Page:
Media Summary

Saudi Crown Prince accused of sending hit squad to kill former intelligence officer

The Guardian, The Times, and BBC News report that Saudi Arabia’s Crown Prince, Mohammed bin Salman, was accused of sending a hit squad to Canada to kill Saad al-Jabri, a former Saudi intelligence officer. Jabri fled to Canada three years ago and has been under security protection in Toronto since then. Jabri is suing the crown prince for damages relating to an “attempted extrajudicial killing”. Court documents show the group tried to enter Canada just two weeks after journalist Jamal Khashoggi was killed in the Saudi consulate in Istanbul, but were turned away by border agents. The lawsuit alleges that members of the hit squad sent to kill Jabri were involved in Khashoggi’s murder.

BBC News, The Times, The Guardian, and The Financial Times report on French President Emmanuel Macron’s visit to Beirut following Tuesday’s deadly blast. The French President was the first foreign leader to visit the country since the explosion and he toured the site of the blast and the hardest hit neighbourhoods across the city. Macron described the explosion as a “metaphor for Lebanon’s current crisis,” whilst calling for an international investigation into the blast. He promised that “aid would not go to corrupt hands,” saying that “the priority is unconditional aid and support for the population”. He added that an international aid conference for Lebanon would convene shortly to ensure aid was sent directly to relief organisations. While he said he would “never interfere in Lebanese politics” he expressed the need for a “new political order” in the country.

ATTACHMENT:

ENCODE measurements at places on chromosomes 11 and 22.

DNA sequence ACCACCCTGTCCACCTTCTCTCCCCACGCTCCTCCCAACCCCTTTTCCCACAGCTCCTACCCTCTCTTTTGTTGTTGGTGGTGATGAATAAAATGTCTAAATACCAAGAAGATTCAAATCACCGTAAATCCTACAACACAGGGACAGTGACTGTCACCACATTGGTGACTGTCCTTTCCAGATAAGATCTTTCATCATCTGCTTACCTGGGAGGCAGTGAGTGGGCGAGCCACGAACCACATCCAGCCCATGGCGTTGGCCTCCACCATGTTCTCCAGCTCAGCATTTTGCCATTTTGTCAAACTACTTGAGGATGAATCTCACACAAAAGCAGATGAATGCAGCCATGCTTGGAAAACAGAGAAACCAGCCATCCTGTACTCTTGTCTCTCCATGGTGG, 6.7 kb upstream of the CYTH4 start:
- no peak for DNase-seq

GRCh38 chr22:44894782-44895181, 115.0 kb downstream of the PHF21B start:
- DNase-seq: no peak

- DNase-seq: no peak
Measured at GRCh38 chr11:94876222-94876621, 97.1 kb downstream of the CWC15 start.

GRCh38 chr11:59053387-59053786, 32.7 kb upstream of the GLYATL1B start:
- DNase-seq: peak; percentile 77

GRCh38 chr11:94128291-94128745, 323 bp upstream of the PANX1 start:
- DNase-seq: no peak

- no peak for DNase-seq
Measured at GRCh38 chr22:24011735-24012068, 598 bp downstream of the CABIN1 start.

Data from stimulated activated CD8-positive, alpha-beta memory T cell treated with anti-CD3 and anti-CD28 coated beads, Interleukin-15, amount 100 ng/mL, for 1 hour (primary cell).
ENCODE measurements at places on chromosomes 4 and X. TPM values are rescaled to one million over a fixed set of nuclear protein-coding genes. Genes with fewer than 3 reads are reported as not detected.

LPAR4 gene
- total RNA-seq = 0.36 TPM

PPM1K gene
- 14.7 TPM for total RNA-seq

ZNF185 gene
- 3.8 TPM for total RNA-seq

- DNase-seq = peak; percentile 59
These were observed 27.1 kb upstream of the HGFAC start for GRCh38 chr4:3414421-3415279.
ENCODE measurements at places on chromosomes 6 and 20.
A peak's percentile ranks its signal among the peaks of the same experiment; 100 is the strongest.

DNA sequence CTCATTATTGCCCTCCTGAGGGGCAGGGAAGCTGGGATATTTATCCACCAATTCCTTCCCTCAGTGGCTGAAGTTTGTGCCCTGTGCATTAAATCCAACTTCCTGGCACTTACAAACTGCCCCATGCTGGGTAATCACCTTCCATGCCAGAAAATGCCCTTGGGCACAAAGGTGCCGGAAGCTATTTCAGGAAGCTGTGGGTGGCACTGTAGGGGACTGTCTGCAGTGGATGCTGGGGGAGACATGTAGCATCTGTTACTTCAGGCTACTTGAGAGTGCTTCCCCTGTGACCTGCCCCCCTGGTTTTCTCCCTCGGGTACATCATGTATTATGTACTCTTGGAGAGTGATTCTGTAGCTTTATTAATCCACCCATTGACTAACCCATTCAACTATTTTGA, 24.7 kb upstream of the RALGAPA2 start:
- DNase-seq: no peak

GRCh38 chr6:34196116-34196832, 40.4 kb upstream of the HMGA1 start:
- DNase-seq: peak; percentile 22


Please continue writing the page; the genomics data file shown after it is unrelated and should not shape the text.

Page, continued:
The Independent, BBC News and The Guardian report on clashes between anti-government protestors and security forces in Lebanon’s capital. Demonstrators gathered to express their anger over Tuesday’s devastating blast, blaming government negligence for the death of at least 137 people, injuries of over 5,000 and for leaving more that 250,000 without habitable homes. Officers tear gassed dozens of people near parliament after a small group of protesters burned objects and threw rocks at police officers. The latest protests come after months of demonstrations over the country’s economic crisis, sectarian rule and unemployment.

The Times, The Telegraph, The Independent, and BBC News examine how 2,700 tons of ammonium nitrate came to be stored at a warehouse in the Beirut port without any safety measures for more than six years. The Lebanese government has yet to name the source of the material, but reports show that the same amount of the chemical arrived in the port city in November 2013 on a Moldovan-flagged cargo ship. The Rhosus, a Russian-owned cargo ship, set sail from Georgia with the ammonium nitrate destined for a factory in Mozambique. After failing a safety inspection in Beirut, the ship was impounded. The ship’s owner, Russian businessman Igor Grechushkin, refused to pay docking fees or take any interest in the dangerous cargo. Port authorities then transferred the ammonium nitrate to a warehouse near the grain silos. Subsequently, documents circulated online appeared to show that customs officials sent letters to a judge of ‘Urgent Matters’ in Beirut seeking guidance on how to sell or dispose the material at least six times from 2014 to 2017.

The Telegraph reports on a growing fears of coronavirus spreading through the Al-Hold refugee camp after three health workers tested positive. The camp is home to thousands of refugees displaced from territory in Syria formerly occupied by ISIS. The camp also houses former ISIS members and their families. UN officials said a contact tracing process was ongoing.